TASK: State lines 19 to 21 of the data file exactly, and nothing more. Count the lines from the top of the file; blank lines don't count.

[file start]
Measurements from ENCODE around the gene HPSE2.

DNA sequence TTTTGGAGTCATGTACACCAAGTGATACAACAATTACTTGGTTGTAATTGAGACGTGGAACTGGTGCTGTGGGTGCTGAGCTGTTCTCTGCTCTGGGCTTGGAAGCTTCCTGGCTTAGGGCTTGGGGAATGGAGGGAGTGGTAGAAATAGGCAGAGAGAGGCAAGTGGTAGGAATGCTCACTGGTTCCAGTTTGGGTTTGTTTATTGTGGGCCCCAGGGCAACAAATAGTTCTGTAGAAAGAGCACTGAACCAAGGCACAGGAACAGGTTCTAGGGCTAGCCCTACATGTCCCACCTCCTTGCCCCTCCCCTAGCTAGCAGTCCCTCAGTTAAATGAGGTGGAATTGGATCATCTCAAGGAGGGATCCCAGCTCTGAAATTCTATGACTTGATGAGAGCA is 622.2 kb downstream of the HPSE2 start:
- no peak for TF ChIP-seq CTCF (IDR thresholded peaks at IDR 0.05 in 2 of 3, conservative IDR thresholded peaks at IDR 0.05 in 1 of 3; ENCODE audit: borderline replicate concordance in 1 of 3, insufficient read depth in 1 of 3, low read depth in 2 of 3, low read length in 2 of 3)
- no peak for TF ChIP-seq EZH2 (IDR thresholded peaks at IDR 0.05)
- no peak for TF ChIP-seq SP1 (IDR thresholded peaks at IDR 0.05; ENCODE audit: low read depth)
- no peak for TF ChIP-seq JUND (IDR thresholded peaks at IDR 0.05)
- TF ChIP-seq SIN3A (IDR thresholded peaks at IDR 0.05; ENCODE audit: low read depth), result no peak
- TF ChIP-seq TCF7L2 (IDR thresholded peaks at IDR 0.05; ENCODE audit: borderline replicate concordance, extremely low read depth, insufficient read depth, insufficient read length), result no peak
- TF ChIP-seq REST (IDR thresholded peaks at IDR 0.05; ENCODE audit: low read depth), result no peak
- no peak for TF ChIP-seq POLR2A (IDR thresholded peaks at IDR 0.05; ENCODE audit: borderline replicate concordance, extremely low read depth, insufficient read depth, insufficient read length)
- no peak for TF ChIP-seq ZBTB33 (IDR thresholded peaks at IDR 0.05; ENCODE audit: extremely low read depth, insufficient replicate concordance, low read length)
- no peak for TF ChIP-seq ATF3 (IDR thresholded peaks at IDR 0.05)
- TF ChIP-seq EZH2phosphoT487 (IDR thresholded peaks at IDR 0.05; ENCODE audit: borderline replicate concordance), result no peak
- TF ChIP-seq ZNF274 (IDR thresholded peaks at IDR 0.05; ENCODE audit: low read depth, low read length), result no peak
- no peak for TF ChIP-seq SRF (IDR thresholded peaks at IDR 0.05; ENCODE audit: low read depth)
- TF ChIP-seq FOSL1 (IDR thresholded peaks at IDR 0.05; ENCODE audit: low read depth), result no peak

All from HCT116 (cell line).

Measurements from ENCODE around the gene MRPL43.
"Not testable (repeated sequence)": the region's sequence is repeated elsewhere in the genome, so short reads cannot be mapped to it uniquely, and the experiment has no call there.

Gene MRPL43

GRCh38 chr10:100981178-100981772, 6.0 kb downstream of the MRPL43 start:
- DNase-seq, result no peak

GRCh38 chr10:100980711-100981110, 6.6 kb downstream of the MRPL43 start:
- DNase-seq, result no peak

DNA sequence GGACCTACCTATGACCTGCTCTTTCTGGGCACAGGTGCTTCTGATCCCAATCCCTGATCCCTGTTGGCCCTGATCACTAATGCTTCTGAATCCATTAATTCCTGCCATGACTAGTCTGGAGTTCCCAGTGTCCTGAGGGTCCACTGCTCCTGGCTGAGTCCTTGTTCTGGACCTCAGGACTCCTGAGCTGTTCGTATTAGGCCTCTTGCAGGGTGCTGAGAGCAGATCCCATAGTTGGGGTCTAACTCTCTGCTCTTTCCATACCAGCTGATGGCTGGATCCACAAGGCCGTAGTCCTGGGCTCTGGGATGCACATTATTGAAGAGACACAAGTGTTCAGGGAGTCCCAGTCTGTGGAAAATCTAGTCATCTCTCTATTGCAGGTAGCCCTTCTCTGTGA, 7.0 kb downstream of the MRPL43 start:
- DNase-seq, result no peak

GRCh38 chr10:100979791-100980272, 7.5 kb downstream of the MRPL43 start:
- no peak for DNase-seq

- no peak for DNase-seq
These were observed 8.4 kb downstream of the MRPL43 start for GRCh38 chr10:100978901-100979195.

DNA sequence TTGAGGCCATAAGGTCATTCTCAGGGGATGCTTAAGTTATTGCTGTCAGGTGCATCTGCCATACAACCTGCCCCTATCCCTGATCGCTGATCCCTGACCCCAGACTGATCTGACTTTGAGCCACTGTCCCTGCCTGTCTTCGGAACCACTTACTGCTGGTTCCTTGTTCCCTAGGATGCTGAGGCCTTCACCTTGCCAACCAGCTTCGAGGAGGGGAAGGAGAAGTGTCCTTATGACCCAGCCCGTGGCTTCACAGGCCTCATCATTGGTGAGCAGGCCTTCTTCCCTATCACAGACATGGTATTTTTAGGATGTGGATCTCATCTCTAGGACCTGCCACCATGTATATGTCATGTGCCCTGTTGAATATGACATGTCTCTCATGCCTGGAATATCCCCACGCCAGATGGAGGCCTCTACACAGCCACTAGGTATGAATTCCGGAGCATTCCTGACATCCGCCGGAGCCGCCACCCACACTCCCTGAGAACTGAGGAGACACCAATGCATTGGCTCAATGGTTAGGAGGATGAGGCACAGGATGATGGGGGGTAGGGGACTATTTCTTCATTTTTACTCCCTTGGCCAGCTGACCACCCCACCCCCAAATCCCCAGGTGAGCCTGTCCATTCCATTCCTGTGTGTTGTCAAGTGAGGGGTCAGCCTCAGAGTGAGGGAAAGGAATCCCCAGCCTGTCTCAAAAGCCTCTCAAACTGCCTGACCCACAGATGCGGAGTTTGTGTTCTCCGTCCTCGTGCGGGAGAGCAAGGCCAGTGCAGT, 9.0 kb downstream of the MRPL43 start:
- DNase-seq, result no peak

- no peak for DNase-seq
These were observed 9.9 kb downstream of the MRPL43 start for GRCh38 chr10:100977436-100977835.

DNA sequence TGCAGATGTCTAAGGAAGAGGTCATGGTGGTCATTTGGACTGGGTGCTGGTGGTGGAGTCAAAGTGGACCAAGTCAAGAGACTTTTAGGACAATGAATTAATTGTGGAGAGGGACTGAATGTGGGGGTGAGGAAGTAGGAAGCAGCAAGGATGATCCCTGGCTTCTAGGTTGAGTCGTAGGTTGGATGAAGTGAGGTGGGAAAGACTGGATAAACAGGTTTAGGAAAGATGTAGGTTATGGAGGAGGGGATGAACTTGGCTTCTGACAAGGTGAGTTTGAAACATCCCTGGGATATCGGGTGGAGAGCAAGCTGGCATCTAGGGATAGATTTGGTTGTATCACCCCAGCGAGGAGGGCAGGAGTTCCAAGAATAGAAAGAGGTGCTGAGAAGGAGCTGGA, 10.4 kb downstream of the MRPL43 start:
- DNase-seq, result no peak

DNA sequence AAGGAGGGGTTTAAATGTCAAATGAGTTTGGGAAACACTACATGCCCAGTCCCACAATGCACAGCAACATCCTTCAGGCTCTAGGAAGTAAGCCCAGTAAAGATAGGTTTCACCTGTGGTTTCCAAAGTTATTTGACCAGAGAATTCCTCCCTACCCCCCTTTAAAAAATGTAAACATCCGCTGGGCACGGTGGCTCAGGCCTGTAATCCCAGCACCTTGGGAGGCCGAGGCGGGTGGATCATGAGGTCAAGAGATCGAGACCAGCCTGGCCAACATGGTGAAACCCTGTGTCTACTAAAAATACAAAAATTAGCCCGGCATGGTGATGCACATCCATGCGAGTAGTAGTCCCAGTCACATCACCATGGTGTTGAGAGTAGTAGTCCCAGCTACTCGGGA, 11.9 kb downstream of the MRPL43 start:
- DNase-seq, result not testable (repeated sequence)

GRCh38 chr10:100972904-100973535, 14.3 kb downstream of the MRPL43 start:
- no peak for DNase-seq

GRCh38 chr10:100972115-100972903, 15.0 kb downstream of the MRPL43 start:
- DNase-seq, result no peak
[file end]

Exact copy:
"Not testable (repeated sequence)": the region's sequence is repeated elsewhere in the genome, so short reads cannot be mapped to it uniquely, and the experiment has no call there.

Gene MRPL43

GRCh38 chr10:100981178-100981772, 6.0 kb downstream of the MRPL43 start: